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Properties UI: Multiple objects
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Description

The Properties Editor is for editing the settings and properties of datablocks in Blender.

The Issue
The properties can only act on one item at a time. If you've selected five objects and want to change the same setting across all five, you've got to jump through hoops to make it possible:

Either, you can use the Copy menu to copy settings from active -> selected (only works for a few settings)
You can also right-click and select Copy To Selected, which copies the given setting from active -> selected

Here's why this is a problem:

  • Having to right-click and select Copy to Selected on every property every time you change it is inefficient, and not fun
  • It doesn't work for some things, like adding modifiers, setting up rigid bodies etc
  • It's quite complicated solution and is hidden
  • Some tools have been added to work around this limitation (Rigid Body Tools) whose only reason for being is to apply certain settings to multiple objects

Proposed Solution
Make the Properties Editor act on multiple selections. Display a '-' symbol for settings that differ, and display the value for settings that match.

Advantages:

  • No need to right-click and select a menu item for every single property change
  • It's clearer and simpler for the user
  • This way we don't need separate 'tools' such as Rigid Body Tools just to apply settings to multiple objects

Example:

Details

Type
Design

Event Timeline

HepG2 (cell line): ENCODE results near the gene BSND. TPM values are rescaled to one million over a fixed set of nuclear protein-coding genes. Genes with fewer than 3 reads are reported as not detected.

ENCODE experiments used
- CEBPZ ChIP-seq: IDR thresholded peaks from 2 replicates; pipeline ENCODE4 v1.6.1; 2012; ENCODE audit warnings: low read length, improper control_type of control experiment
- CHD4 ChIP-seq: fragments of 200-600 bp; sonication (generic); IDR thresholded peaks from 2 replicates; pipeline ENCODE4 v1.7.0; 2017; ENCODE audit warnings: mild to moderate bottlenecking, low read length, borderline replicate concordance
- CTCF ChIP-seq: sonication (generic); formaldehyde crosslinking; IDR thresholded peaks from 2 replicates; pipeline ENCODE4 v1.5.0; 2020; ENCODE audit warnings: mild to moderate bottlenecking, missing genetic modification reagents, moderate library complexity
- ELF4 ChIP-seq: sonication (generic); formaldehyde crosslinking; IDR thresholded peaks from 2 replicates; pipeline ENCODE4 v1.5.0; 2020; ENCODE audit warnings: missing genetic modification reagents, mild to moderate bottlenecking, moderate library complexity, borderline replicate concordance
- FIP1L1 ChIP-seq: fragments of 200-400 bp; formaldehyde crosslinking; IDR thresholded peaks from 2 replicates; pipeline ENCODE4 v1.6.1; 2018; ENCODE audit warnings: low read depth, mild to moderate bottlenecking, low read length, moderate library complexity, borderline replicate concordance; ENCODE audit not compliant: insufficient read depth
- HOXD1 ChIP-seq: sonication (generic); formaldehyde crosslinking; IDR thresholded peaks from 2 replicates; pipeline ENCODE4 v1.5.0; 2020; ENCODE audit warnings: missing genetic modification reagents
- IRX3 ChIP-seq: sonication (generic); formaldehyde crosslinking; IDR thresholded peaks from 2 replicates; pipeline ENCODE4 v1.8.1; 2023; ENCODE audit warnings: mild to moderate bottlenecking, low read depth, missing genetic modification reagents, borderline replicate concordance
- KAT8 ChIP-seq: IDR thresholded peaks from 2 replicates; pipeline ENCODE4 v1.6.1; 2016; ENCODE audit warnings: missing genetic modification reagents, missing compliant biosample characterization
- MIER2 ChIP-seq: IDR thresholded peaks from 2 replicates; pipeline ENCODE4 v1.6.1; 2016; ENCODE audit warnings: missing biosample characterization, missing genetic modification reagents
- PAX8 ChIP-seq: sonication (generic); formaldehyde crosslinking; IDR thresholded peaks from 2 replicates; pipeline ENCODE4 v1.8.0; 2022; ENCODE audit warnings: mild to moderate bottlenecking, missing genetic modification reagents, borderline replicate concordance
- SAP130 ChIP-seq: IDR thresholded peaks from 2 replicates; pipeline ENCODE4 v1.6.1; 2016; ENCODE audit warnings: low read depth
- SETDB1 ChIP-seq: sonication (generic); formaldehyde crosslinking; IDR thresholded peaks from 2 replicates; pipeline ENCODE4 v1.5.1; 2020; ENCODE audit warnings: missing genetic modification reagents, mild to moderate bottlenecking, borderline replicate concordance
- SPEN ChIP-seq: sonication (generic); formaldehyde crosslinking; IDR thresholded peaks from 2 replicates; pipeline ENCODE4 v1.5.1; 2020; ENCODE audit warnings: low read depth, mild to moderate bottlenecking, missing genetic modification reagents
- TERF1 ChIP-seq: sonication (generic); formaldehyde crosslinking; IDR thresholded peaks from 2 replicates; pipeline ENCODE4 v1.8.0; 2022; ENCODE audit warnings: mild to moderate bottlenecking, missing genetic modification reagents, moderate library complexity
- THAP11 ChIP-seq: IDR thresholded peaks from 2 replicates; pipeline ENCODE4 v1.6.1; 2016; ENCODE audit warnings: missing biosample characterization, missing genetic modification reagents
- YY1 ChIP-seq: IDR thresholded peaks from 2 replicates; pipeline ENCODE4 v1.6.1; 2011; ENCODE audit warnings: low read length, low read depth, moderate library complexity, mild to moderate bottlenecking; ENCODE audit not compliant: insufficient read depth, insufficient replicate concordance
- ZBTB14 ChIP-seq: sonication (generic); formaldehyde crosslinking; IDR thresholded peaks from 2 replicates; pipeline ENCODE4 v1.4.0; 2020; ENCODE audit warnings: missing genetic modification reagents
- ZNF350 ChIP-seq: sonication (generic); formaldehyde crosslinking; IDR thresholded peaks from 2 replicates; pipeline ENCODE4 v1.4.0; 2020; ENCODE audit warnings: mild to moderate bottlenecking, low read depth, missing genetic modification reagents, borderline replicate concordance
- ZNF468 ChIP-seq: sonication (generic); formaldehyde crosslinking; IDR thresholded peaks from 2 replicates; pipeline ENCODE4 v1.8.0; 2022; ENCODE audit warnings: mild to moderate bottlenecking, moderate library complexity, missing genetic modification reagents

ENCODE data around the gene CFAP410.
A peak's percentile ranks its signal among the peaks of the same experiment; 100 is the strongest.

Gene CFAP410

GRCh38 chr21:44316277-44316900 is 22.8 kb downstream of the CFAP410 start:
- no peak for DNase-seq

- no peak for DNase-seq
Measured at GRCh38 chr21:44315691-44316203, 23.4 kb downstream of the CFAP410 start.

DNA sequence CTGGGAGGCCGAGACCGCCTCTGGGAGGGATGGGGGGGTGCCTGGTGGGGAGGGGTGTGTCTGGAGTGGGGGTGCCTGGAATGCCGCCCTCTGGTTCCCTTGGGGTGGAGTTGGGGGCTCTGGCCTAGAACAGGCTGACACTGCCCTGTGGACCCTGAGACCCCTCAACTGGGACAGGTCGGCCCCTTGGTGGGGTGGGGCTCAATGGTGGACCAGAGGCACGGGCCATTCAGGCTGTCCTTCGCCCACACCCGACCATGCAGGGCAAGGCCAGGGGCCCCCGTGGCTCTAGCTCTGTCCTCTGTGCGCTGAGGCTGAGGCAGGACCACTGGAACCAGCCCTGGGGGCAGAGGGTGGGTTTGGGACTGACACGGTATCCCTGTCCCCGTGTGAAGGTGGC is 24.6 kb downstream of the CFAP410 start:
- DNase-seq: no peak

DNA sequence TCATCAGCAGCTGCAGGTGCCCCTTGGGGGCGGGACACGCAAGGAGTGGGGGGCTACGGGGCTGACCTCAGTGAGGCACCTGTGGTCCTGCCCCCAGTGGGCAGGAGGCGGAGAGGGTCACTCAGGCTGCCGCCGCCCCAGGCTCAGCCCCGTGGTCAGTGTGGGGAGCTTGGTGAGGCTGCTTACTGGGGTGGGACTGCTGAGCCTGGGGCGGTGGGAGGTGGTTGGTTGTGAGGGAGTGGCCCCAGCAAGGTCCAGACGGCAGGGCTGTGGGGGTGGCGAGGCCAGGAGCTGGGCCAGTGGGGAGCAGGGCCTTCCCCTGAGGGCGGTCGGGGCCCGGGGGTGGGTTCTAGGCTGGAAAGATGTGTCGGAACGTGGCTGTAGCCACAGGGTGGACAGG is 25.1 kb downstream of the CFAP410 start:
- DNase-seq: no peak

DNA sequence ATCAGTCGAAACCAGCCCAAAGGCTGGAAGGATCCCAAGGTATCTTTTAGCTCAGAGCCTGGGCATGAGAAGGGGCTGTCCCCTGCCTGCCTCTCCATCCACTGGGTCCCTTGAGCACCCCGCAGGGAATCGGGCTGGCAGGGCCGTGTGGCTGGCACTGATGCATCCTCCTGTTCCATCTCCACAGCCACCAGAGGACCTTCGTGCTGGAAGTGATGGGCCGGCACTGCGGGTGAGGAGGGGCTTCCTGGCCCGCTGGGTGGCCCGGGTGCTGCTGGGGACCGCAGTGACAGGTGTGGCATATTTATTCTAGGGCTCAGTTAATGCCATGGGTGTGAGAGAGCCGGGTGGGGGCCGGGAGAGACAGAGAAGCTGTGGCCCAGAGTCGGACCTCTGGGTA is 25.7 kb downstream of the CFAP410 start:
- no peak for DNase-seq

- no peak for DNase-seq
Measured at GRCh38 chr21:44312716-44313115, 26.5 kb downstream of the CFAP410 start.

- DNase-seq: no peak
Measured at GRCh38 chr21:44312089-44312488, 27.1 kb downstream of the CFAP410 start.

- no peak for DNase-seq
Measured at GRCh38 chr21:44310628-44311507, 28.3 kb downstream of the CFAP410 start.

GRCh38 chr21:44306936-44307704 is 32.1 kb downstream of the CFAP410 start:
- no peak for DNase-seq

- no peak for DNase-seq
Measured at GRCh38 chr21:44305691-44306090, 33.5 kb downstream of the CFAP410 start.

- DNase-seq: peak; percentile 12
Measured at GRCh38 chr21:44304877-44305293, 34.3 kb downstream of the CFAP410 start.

William Reynish (billrey) set Type to Design.
William Reynish (billrey) raised the priority of this task from to Needs Triage by Developer.

There are two different ways to implement this.
1: When you change the value of properties, do you want all the properties to go the same.
2: When you change the value of properties, do you want all the properties to have a relative change.

Example for 2.
I have two lamps, the Z rotations are 1.5 and 1.7.
When i increase the value, it would go from [1.5, 1.7] to [2.1, 2.3].
This would be displayed with a +0.6.

Brecht Van Lommel (brecht) triaged this task as Confirmed, Low priority.

Marking this as low priority not because it's not important, but because it's a big project and not likely to be implemented soon.

How this will work in some areas is still unclear to me. For example object groups, modifiers, constraints, materials, textures, .. it's not entirely clear to me what would be displayed there. In general each object will have a list of things that may or may not match the others. Do you display that list only if it matches and otherwise blank or just for one object? Do you merge those lists (but do you really want to display all modifiers if you select a 1000 objects)?